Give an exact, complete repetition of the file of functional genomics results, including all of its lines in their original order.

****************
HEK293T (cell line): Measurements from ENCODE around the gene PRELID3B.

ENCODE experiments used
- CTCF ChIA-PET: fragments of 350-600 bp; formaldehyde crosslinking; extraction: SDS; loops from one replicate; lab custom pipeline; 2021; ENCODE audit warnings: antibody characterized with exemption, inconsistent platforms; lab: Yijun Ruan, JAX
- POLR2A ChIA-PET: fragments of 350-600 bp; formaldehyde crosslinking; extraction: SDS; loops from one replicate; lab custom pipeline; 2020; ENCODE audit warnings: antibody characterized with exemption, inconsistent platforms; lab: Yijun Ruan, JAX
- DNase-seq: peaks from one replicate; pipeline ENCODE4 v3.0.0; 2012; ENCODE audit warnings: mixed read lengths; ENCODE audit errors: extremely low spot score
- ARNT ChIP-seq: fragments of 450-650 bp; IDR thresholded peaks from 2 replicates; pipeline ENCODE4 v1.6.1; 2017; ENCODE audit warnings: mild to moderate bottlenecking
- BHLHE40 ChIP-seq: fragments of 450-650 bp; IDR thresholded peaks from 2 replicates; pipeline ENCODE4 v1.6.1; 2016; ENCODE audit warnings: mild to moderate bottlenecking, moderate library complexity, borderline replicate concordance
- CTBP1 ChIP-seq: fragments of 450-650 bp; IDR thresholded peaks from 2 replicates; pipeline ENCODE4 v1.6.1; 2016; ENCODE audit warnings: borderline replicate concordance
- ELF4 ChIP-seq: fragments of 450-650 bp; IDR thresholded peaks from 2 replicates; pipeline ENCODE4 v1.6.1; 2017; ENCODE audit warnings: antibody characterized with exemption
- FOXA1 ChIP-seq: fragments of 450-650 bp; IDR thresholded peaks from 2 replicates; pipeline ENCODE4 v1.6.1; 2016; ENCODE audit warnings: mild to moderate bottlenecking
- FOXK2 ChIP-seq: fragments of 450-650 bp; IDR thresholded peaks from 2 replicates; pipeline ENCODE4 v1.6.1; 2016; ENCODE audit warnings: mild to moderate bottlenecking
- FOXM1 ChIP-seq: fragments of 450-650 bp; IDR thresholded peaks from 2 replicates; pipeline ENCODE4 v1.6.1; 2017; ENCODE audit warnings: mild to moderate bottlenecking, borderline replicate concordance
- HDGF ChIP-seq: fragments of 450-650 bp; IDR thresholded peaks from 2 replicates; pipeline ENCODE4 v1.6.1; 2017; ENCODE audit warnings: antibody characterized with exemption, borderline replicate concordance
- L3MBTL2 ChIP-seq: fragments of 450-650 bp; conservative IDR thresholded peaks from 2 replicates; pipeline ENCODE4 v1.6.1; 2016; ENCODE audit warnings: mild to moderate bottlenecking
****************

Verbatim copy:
HEK293T (cell line): Measurements from ENCODE around the gene PRELID3B.

ENCODE experiments used
- CTCF ChIA-PET: fragments of 350-600 bp; formaldehyde crosslinking; extraction: SDS; loops from one replicate; lab custom pipeline; 2021; ENCODE audit warnings: antibody characterized with exemption, inconsistent platforms; lab: Yijun Ruan, JAX
- POLR2A ChIA-PET: fragments of 350-600 bp; formaldehyde crosslinking; extraction: SDS; loops from one replicate; lab custom pipeline; 2020; ENCODE audit warnings: antibody characterized with exemption, inconsistent platforms; lab: Yijun Ruan, JAX
- DNase-seq: peaks from one replicate; pipeline ENCODE4 v3.0.0; 2012; ENCODE audit warnings: mixed read lengths; ENCODE audit errors: extremely low spot score
- ARNT ChIP-seq: fragments of 450-650 bp; IDR thresholded peaks from 2 replicates; pipeline ENCODE4 v1.6.1; 2017; ENCODE audit warnings: mild to moderate bottlenecking
- BHLHE40 ChIP-seq: fragments of 450-650 bp; IDR thresholded peaks from 2 replicates; pipeline ENCODE4 v1.6.1; 2016; ENCODE audit warnings: mild to moderate bottlenecking, moderate library complexity, borderline replicate concordance
- CTBP1 ChIP-seq: fragments of 450-650 bp; IDR thresholded peaks from 2 replicates; pipeline ENCODE4 v1.6.1; 2016; ENCODE audit warnings: borderline replicate concordance
- ELF4 ChIP-seq: fragments of 450-650 bp; IDR thresholded peaks from 2 replicates; pipeline ENCODE4 v1.6.1; 2017; ENCODE audit warnings: antibody characterized with exemption
- FOXA1 ChIP-seq: fragments of 450-650 bp; IDR thresholded peaks from 2 replicates; pipeline ENCODE4 v1.6.1; 2016; ENCODE audit warnings: mild to moderate bottlenecking
- FOXK2 ChIP-seq: fragments of 450-650 bp; IDR thresholded peaks from 2 replicates; pipeline ENCODE4 v1.6.1; 2016; ENCODE audit warnings: mild to moderate bottlenecking
- FOXM1 ChIP-seq: fragments of 450-650 bp; IDR thresholded peaks from 2 replicates; pipeline ENCODE4 v1.6.1; 2017; ENCODE audit warnings: mild to moderate bottlenecking, borderline replicate concordance
- HDGF ChIP-seq: fragments of 450-650 bp; IDR thresholded peaks from 2 replicates; pipeline ENCODE4 v1.6.1; 2017; ENCODE audit warnings: antibody characterized with exemption, borderline replicate concordance
- L3MBTL2 ChIP-seq: fragments of 450-650 bp; conservative IDR thresholded peaks from 2 replicates; pipeline ENCODE4 v1.6.1; 2016; ENCODE audit warnings: mild to moderate bottlenecking